Is Outsourced Bookkeeping Right for Your Small Business?
February 14, 2022 | Last Updated on: July 27, 2022
February 14, 2022 | Last Updated on: July 27, 2022
In this article, youâ€™ll learn
A new small business owner is usually responsible for a variety of tasks. But as the business matures, some of these tasks may start to take up way too much of your time â€“ preventing you from working on higher-value projects and making key business decisions.
An activity that commonly overburdens small business owners is bookkeeping. Thereâ€™s nothing wrong with personally handling bookkeeping if after setting up your business accounting system you only have to spend a couple of hours a week on bookkeeping tasks. But it becomes a huge issue when bookkeeping-related activities are taking 10-20+ hours of your time per week.
Letâ€™s start by looking at why bookkeeping is important for small business owners â€“ there are business reasons and tax reasons.
Here are three reasons why businesses need to keep detailed books.
As a small business owner, you need a budget for both short-term and long-term business purposes. You can calculate your financial resources with pinpoint accuracy with detailed books, making it simple to build a budget. Without accurate and up-to-date books, on the other hand, youâ€™d be stuck guessing how much money you have available for your business needs.
What would you do if a client disputes a past invoice? Or if you get audited? For too many small business owners, the answer is that they would panic. But this doesnâ€™t have to be the case. Through bookkeeping, you can create accurate and easily accessible financial records that make it easier to get out of any jam.
Another benefit of keeping organized financial records is that you donâ€™t have to be stressed during tax season. You can send the IRS whatever is necessary, and know that if they ask for additional documentation, you probably wonâ€™t have much trouble putting it together.
Want to grow your small business into a medium or large-sized business? To accomplish that goal, you may need to hire more staff, buy more equipment, and lease more space. You have to look at your balance sheet, cash flow statement, and other financial statements to see if your business can support new expenses and investments.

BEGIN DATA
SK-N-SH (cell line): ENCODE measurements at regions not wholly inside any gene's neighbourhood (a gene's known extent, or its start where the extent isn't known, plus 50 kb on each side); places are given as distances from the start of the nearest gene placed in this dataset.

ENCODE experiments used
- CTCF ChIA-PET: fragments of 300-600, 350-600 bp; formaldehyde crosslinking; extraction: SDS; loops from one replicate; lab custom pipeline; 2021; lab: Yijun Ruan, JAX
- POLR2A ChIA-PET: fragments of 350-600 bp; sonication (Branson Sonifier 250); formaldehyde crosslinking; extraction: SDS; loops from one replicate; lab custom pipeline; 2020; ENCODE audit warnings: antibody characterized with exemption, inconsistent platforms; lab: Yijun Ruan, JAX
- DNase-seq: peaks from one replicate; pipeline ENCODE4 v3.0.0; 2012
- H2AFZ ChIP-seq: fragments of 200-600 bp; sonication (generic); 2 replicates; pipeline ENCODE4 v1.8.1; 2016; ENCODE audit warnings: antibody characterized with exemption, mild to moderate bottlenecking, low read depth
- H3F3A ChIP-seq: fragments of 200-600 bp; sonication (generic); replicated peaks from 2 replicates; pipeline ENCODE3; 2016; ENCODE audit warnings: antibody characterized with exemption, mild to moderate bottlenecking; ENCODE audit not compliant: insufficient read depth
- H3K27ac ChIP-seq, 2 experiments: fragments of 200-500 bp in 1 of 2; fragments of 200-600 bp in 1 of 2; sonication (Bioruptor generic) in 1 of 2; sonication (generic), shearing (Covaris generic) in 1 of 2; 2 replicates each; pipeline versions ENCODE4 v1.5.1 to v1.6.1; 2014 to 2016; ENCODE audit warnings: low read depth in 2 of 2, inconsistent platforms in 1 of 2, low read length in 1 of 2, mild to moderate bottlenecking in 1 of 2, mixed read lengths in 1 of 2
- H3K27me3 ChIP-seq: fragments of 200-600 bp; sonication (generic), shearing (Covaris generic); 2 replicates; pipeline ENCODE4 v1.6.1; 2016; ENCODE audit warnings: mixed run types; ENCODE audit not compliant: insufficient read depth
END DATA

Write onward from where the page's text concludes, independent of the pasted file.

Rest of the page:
But what if you have poor financial records? Again, you would be unsure about your available financial resources. Letâ€™s say you hired a new employee and later realized that you couldnâ€™t afford to hire them. Itâ€™s not easy to undo that business decision.
Here are a few bookkeeping best practices for entrepreneurs:
For some business owners, itâ€™s smart to do bookkeeping in-house. For others, a bookkeeping service provider is the right choice.
Letâ€™s look at the pros and cons of outsourcing bookkeeping, so you have the tools to make the right decision for your business.
Letâ€™s say you have 10 hours per week of bookkeeping-related tasks for your small business. You could hire a full-time staff member to do bookkeeping â€“ but what are they going to do for the other 30 hours per week?
By outsourcing, you only have to pay for what you need, when you need it. You also donâ€™t need to pay for a full-time employeeâ€™s health insurance, paid time off, and any other benefits.
Letâ€™s say you have enough bookkeeping-related tasks to keep a full-time employee busy every week. Does this mean you should hire an in-house bookkeeper? Not necessarily.
By using a bookkeeping service provider, you can get access to an entire team of bookkeepers. A strong team has members that complement each other â€“ for example, you may have one person who is an expert on tax scenarios and another who is extremely reliable with keeping financial records.